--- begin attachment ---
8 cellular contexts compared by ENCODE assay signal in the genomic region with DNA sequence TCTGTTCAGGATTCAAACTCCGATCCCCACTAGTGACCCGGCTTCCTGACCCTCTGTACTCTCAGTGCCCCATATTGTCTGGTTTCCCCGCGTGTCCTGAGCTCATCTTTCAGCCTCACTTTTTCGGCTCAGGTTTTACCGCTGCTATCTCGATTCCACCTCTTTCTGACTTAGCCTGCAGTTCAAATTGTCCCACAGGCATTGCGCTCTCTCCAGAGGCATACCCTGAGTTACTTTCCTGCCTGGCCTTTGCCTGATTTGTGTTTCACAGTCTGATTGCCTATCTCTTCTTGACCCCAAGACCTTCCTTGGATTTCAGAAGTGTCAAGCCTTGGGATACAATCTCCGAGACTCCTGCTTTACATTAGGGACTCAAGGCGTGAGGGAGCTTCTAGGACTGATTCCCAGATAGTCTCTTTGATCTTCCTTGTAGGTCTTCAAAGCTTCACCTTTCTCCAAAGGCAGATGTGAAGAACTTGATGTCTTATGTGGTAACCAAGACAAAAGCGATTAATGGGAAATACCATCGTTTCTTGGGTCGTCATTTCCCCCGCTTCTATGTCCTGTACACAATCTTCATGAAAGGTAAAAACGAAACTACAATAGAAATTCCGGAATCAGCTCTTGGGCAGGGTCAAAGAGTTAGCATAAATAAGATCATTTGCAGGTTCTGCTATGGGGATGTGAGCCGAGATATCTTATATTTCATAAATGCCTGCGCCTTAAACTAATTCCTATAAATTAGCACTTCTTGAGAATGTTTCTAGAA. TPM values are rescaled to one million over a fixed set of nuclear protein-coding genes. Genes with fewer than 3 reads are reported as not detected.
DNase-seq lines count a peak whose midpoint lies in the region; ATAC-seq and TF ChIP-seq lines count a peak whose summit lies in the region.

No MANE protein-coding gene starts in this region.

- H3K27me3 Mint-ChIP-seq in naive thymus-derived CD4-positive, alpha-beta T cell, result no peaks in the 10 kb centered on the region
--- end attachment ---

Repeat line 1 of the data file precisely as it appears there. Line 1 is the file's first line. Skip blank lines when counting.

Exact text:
8 cellular contexts compared by ENCODE assay signal in the genomic region with DNA sequence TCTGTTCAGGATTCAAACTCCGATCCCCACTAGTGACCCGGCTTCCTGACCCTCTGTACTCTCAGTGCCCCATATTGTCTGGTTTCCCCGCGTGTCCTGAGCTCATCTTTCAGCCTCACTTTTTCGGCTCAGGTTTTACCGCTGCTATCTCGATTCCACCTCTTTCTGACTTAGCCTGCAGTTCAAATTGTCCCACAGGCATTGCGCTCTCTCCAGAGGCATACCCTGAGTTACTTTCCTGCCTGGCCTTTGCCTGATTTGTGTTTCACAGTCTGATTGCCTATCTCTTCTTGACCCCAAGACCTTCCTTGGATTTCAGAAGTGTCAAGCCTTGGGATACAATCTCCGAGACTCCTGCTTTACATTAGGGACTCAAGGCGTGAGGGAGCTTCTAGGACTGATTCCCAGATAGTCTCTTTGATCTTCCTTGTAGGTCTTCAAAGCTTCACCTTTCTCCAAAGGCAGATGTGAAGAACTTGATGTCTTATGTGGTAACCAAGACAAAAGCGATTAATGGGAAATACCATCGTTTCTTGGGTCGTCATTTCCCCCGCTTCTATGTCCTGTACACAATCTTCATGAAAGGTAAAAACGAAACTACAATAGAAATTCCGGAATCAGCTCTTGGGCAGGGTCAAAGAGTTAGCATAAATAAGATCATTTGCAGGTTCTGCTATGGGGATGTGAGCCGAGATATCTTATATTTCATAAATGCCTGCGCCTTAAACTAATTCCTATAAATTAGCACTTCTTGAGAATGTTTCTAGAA. TPM values are rescaled to one million over a fixed set of nuclear protein-coding genes. Genes with fewer than 3 reads are reported as not detected.